She stars in Camoin's helming debut

Juliette Binoche is to star in debut helmer Fabrice Camoin’s “A Stormy Summer Night,” based on Gallic novelist Marguerite Duras’ “10 heures et demi du soir en ete.”

Les Films Du Poisson will produce the tale of a French couple who spend the night in a small Andalusian town, which has been rocked by a crime of passion committed by an immigrant worker.

“Night” will shoot in 2012; Paris-based Rezo will handle distribution in France

Les Films Du Poisson is behind Michale Boganim’s directorial debut “Land of Oblivion,” which plays Venice Critics’ Week before moving on to Toronto.

The Gallic shingle is lining up two more pics from first-time directors.

Anne Weil’s “Friends From France” is a historical dramedy following French cousins who travel to Leningrad to support Jewish dissidents in the 1980s. Soko (“In The Beginning”) and Jeremie Lippmann topline. Pic is co-produced by Germany’s Nikovantastic Films and Canada’s Amerique Films. Weil is a well-known film editor whose credits include Catherine Deneuve starrer “Meres et filles” (Mothers and Daughters”).

Lensing is expected to begin in the Fall in Ukraine and Israel. Pyramide Distribution will handle the French release and international sales.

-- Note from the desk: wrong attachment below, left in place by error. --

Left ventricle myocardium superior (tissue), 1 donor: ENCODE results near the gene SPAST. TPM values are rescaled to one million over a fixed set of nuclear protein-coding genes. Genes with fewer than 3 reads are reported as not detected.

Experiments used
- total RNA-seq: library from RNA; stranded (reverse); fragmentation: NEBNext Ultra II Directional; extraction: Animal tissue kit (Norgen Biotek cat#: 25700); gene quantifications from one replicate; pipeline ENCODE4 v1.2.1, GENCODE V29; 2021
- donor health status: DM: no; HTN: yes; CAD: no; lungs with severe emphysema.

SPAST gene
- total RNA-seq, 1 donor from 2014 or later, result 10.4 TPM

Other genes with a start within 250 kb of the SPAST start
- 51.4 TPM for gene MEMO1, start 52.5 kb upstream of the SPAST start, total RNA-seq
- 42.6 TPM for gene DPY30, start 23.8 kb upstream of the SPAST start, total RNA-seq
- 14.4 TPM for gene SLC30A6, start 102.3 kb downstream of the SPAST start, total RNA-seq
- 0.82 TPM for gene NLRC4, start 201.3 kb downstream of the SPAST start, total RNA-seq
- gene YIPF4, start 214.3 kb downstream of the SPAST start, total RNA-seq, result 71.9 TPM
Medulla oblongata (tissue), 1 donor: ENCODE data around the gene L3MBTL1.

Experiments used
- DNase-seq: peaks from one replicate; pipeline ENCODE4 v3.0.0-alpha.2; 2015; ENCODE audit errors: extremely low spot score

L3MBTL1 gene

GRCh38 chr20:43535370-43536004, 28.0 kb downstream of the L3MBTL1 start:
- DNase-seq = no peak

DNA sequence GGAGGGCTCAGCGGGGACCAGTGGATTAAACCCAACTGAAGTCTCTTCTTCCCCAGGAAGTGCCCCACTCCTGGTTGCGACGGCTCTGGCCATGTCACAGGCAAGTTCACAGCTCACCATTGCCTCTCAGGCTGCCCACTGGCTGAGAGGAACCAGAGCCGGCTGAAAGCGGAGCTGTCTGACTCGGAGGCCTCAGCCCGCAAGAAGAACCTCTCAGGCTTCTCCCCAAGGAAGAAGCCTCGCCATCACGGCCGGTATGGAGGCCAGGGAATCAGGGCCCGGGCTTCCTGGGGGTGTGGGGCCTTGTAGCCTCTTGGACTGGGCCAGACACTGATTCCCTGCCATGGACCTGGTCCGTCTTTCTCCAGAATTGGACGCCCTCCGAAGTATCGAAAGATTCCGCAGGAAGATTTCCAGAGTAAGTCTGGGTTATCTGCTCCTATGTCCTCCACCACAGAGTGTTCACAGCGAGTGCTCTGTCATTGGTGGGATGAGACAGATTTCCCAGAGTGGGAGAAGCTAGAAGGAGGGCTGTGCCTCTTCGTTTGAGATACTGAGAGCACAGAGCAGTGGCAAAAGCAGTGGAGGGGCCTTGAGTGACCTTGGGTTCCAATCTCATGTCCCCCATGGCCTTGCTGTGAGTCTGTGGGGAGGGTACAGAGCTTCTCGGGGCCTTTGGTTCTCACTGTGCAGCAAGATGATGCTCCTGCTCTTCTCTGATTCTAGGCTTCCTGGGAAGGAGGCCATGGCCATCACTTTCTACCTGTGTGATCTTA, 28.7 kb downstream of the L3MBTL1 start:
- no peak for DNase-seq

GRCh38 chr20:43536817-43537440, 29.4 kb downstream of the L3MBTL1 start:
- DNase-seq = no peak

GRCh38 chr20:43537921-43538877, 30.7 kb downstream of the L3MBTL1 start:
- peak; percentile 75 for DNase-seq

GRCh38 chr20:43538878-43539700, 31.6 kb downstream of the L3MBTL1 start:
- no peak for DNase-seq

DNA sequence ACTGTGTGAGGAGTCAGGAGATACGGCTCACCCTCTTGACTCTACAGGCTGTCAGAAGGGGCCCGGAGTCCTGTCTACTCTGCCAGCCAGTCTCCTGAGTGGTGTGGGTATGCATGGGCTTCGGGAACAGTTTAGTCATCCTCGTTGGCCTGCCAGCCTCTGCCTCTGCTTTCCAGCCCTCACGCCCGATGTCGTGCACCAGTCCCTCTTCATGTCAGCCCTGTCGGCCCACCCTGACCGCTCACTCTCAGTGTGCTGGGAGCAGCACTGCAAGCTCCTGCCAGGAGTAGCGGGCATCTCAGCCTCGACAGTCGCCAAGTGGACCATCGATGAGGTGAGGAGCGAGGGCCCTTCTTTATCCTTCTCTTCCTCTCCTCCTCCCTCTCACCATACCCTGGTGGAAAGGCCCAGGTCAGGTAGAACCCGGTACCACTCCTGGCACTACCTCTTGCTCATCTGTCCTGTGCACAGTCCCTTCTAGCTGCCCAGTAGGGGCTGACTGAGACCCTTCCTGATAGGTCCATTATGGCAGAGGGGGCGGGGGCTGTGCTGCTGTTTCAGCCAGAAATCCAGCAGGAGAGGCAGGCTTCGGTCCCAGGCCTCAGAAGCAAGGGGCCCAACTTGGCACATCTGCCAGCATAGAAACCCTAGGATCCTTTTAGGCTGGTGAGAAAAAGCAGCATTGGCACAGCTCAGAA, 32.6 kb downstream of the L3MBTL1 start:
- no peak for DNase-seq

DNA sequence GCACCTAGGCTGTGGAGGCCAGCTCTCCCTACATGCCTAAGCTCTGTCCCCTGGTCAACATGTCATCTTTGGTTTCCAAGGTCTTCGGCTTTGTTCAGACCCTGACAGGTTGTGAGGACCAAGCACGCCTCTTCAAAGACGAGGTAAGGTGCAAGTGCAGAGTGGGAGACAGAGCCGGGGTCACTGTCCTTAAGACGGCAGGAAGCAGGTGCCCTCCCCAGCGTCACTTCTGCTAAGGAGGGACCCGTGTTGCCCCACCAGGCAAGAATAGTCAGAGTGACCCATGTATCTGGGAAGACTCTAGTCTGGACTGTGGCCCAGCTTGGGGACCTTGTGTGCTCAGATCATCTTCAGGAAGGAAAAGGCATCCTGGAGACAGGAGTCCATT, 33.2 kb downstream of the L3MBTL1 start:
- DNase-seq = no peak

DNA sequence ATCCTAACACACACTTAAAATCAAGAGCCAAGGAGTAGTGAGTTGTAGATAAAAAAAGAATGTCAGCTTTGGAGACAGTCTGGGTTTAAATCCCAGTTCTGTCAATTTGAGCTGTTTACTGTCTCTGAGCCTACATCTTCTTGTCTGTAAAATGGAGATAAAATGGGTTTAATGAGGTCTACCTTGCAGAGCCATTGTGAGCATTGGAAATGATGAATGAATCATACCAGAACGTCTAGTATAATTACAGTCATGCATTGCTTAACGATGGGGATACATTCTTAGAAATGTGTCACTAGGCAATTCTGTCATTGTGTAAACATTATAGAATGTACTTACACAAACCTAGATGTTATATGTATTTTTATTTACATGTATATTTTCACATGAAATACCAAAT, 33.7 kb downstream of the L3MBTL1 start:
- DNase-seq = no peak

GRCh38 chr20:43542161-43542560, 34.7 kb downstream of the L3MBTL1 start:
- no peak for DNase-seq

Les Films du Poisson is reteaming with its “Meduzot” production partner, Tel Aviv-based Lama Films, for “The Dune,” Yossi Aviram’s directorial debut about an Israeli who loses his memory in Paris.

Niels Arestrup and Lior Ashkenazi topline.

Headed by Laetitia Gonzalez and Yael Fogiel, Les Films du Poisson has achieved international recognition by discovering directing talents, notably Mathieu Amalric (“On Tour”), Julie Bertucelli (“The Tree”) and Emmanuel Finkiel (“Je suis”), and establishing longterm collaborations with them.

Gonzalez and Fogiel say they are drawn to stories that make them travel, explore different cultures and languages.

Repped by Le Pacte, “Land of Oblivion,” turns on a newlywed, played by Ukranian thesp Olga Kurylenko (“Quantum of Solace”), who loses her husband in the 1986 Chernobyl disaster.

Gonzalez said the film has a “chilling contemporary resonance” with the nuclear meltdown in Japan following the earthquake and tsunami in March, which occurred when the film was in post.

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